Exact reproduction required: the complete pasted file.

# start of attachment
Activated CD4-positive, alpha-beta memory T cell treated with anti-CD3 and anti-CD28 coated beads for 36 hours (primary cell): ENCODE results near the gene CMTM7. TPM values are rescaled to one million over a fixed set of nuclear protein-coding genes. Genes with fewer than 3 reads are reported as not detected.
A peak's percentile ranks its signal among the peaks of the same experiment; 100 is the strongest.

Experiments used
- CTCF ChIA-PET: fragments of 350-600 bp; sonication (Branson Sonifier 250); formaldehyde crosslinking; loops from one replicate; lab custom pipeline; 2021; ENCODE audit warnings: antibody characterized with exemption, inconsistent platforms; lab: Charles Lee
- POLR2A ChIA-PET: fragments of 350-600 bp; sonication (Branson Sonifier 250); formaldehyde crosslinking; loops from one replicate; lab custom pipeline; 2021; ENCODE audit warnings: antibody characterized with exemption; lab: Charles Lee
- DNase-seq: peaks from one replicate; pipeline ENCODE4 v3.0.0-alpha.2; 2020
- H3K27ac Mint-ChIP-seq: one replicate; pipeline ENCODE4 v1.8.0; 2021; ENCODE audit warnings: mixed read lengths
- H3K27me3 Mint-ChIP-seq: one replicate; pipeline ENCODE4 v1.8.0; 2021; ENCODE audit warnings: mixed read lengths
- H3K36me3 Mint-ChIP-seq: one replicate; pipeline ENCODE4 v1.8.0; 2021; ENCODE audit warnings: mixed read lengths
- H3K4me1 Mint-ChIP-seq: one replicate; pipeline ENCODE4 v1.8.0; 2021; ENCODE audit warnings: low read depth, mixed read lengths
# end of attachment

Activated CD4-positive, alpha-beta memory T cell treated with anti-CD3 and anti-CD28 coated beads for 36 hours (primary cell): ENCODE results near the gene CMTM7. TPM values are rescaled to one million over a fixed set of nuclear protein-coding genes. Genes with fewer than 3 reads are reported as not detected.
A peak's percentile ranks its signal among the peaks of the same experiment; 100 is the strongest.

Experiments used
- CTCF ChIA-PET: fragments of 350-600 bp; sonication (Branson Sonifier 250); formaldehyde crosslinking; loops from one replicate; lab custom pipeline; 2021; ENCODE audit warnings: antibody characterized with exemption, inconsistent platforms; lab: Charles Lee
- POLR2A ChIA-PET: fragments of 350-600 bp; sonication (Branson Sonifier 250); formaldehyde crosslinking; loops from one replicate; lab custom pipeline; 2021; ENCODE audit warnings: antibody characterized with exemption; lab: Charles Lee
- DNase-seq: peaks from one replicate; pipeline ENCODE4 v3.0.0-alpha.2; 2020
- H3K27ac Mint-ChIP-seq: one replicate; pipeline ENCODE4 v1.8.0; 2021; ENCODE audit warnings: mixed read lengths
- H3K27me3 Mint-ChIP-seq: one replicate; pipeline ENCODE4 v1.8.0; 2021; ENCODE audit warnings: mixed read lengths
- H3K36me3 Mint-ChIP-seq: one replicate; pipeline ENCODE4 v1.8.0; 2021; ENCODE audit warnings: mixed read lengths
- H3K4me1 Mint-ChIP-seq: one replicate; pipeline ENCODE4 v1.8.0; 2021; ENCODE audit warnings: low read depth, mixed read lengths